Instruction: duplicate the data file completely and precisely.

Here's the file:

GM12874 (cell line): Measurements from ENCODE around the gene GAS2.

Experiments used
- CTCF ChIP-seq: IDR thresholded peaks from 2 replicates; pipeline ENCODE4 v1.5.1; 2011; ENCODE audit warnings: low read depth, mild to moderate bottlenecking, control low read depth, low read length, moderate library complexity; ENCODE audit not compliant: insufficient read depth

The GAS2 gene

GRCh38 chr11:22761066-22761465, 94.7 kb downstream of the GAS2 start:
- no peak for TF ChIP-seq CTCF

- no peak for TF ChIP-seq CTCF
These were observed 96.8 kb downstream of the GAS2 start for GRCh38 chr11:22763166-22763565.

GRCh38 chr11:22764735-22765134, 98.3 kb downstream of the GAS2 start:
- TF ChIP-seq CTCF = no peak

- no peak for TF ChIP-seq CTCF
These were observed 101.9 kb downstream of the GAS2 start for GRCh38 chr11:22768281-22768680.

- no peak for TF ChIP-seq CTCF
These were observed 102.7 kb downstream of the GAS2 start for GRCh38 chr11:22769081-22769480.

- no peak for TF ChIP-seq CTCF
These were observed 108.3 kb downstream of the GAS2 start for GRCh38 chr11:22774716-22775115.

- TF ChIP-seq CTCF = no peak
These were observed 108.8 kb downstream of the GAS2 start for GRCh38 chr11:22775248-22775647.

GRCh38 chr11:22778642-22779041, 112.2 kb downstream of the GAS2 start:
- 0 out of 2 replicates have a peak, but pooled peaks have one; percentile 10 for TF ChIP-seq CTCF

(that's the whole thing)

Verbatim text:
GM12874 (cell line): Measurements from ENCODE around the gene GAS2.

Experiments used
- CTCF ChIP-seq: IDR thresholded peaks from 2 replicates; pipeline ENCODE4 v1.5.1; 2011; ENCODE audit warnings: low read depth, mild to moderate bottlenecking, control low read depth, low read length, moderate library complexity; ENCODE audit not compliant: insufficient read depth

The GAS2 gene

GRCh38 chr11:22761066-22761465, 94.7 kb downstream of the GAS2 start:
- no peak for TF ChIP-seq CTCF

- no peak for TF ChIP-seq CTCF
These were observed 96.8 kb downstream of the GAS2 start for GRCh38 chr11:22763166-22763565.

GRCh38 chr11:22764735-22765134, 98.3 kb downstream of the GAS2 start:
- TF ChIP-seq CTCF = no peak

- no peak for TF ChIP-seq CTCF
These were observed 101.9 kb downstream of the GAS2 start for GRCh38 chr11:22768281-22768680.

- no peak for TF ChIP-seq CTCF
These were observed 102.7 kb downstream of the GAS2 start for GRCh38 chr11:22769081-22769480.

- no peak for TF ChIP-seq CTCF
These were observed 108.3 kb downstream of the GAS2 start for GRCh38 chr11:22774716-22775115.

- TF ChIP-seq CTCF = no peak
These were observed 108.8 kb downstream of the GAS2 start for GRCh38 chr11:22775248-22775647.

GRCh38 chr11:22778642-22779041, 112.2 kb downstream of the GAS2 start:
- 0 out of 2 replicates have a peak, but pooled peaks have one; percentile 10 for TF ChIP-seq CTCF